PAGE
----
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Babylon Bee: A New Unitarian Universalist Hymnal!



U.S.—A new printing of the Unitarian Universalist hymnal just contains one song: John Lennon’s “Imagine.”

The official UUA hymnal, titled Songs of Doubt, includes the popular song in a few dozen different arrangements and nothing else.

Now UUA church members can sing along with deeply spiritual lyrics such as “Imagine there’s no heaven / It’s easy if you try / No hell below us / Above us only sky.” While UUA churchgoers aren’t required to participate in hymn singing, the preaching of the Word, church attendance, or anything else, church leaders hope this move will encourage more parishioners to sing along.

“The old hymns were problematic because they mentioned Jesus, the cross, and God sometimes,” said a UUA pastor of doubt formation. “Now we can sing that there aren’t any countries, nothing to kill or die for, and no religion too, just like the Great Feminine Spirit in the sky would have us do.”

“One day all the world will live as one, as Lennon’s classic hymn says,” she added. “Preferably under communism.”

 
 

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Some Thoughts on the Book “What’s the Least I Can Believe and Still Be a Christian?” (Post #2) DOUBT!

In his book Martin Thielen, a United Methodist pastor, challenges us to give up certain beliefs which many Christians hold. Some beliefs ought to be jettisoned. Others, not so much.

The book is divided into two sections: Part 1 lists “Ten Things Christians Don’t Need to Believe” and Part 2 is entitled “Ten Things Christians Do Need to Believe.” Let’s think about the second belief Christians don’t need to believe.

2. Good Christians Don’t Doubt: Thielen subtitles this chapter “Doubt is not the enemy of faith but part of authentic Christianity.” Thielen talks about being “all prayed out,” meaning one begins to have doubts about God’s existence and care. He gives several examples, such as Abraham and Sarah praying for a son, Moses becoming frustrated in leading the people of Israel through the wilderness, Job in his sickness and loss, Jeremiah in his anger and anguish.  [Thielen mentions the Apostle Paul’s praying for healing {presumably in 2 Cor. 12}, but feeling “prayed out” in not receiving his healing.  I would disagree with this example].

Thielen says that “even Jesus felt all prayed out” (p. 10).  Hmmm.  Jesus’ prayer in the Garden of Gethsemane does reveal the Lord’s struggle with dying, but He concludes His prayer, “Not my will, but Yours, be done.”  That doesn’t seem like being “prayed out” to me.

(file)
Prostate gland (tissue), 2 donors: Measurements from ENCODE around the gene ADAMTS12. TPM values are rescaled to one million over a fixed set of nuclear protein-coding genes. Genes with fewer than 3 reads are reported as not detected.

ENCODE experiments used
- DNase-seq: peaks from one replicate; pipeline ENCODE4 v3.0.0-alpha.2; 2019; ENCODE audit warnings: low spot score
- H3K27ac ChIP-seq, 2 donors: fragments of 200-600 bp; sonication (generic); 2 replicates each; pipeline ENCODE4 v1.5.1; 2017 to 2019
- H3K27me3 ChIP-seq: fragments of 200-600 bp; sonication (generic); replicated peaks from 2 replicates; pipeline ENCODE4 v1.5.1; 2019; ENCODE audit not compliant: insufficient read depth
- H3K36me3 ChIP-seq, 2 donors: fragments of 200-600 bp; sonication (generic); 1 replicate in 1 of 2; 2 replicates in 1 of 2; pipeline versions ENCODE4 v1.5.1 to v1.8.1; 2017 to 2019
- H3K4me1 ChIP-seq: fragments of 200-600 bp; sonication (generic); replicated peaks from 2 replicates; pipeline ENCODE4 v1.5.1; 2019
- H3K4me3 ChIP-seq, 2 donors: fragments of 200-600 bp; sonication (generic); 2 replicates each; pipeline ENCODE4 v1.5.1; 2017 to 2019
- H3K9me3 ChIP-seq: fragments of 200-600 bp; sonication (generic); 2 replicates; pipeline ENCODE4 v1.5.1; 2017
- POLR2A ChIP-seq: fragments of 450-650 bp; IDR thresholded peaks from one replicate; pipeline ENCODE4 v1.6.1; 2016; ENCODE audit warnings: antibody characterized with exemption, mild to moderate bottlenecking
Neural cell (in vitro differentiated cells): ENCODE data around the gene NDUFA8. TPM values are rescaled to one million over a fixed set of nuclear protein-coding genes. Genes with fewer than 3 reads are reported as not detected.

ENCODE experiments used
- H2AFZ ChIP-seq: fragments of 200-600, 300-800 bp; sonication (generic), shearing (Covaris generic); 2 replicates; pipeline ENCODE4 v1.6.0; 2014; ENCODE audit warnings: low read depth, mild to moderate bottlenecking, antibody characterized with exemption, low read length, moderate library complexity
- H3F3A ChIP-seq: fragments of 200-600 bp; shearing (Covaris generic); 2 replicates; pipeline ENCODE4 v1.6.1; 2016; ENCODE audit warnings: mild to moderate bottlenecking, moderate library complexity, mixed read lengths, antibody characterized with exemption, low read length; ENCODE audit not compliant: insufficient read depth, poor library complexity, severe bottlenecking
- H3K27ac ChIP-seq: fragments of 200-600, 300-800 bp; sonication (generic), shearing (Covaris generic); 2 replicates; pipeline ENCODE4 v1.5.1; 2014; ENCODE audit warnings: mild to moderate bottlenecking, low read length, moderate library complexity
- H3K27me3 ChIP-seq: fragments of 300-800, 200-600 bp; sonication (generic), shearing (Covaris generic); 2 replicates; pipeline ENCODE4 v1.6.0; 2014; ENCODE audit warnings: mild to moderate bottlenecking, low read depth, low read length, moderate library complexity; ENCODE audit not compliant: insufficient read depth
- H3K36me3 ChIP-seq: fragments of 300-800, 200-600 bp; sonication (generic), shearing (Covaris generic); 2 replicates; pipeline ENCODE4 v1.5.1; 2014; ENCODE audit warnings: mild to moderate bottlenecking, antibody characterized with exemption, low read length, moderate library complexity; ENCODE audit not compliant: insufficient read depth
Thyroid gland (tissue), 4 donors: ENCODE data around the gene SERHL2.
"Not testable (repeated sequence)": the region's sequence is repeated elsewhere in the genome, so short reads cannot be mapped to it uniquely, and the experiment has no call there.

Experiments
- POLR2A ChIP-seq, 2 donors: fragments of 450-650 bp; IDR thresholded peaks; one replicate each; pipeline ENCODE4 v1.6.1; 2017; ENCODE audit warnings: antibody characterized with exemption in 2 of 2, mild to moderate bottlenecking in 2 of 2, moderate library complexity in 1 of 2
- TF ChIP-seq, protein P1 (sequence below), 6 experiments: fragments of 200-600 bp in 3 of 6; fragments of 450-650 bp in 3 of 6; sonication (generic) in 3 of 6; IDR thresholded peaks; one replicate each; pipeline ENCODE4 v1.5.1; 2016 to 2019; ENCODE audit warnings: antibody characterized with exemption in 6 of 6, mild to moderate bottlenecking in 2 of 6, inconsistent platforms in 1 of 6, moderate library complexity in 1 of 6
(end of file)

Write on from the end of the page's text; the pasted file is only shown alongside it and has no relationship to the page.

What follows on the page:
MY RESPONSE:  I agree that some of the early Christians had to work their way out of their doubts (“Doubting Thomas” is a classic example), but remaining in doubt certainly isn’t the answer for the disciple.  Doubt, honestly faced, can lead to CONFIDENT FAITH or UNGODLY UNBELIEF. Perhaps my diagram will help a bit.  Doubt can lead to one or the other.

But God doesn’t want us to stay in DOUBT.  I appreciate Timothy Keller who challenges those still on the way to faith to “doubt their doubts”! The writer Frederick Buechner refers to doubt as “the ants in the pants of faith; [moments of doubt] keep it awake and moving.” (Frederick Buechner, Wishful Thinking). Alister McGrath states that “Doubt is probably a permanent feature of the Christian life. It’s like some kind of spiritual growing pain. Sometimes, it recedes into the background; at other times it comes to the fore, making its presence felt with a vengeance.” (Alister McGrath, The Sunnier Side of Doubt). The Christian writer Phillip Yancey confesses, “I have found that petty disappointments tend to accumulate over time, undermining my faith with a lava flow of doubt.” (Phillip Yancey, Disappointment with God, p. 23). I have found a lot of help here from Os Guinness’s book In Two Minds: The Dilemma of Doubt and How to Resolve It. As one reviewer says, “Doubt is an untenable position because it is to be in two minds, not choosing one position or another. But humans cannot live this way, claims Guinness. Eventually you have to make a choice.”

For me the issue often is, Do I choose to believe God — or myself (and my doubts)? We need a godly conviction about the truths declared in God’s Word!  Here, the famous statement by G.K. Chesterton is quite helpful.  He writes: “But what we suffer from today is humility in the wrong place. Modesty has moved from the organ of ambition. Modesty has settled upon the organ of conviction; where it was never meant to be. A man was meant to be doubtful about himself, but undoubting about the truth; this has been exactly reversed. . . . We are on the road to producing a race of men too mentally modest to believe in the multiplication table.” (G.K. Chesterton, Orthodoxy, pp. 31-32).

 

 

 

 
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Posted by on February 5, 2019 in doctrine

 

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Friends Don’t Let Friends . . . Die! (A Study of John 11) Part 18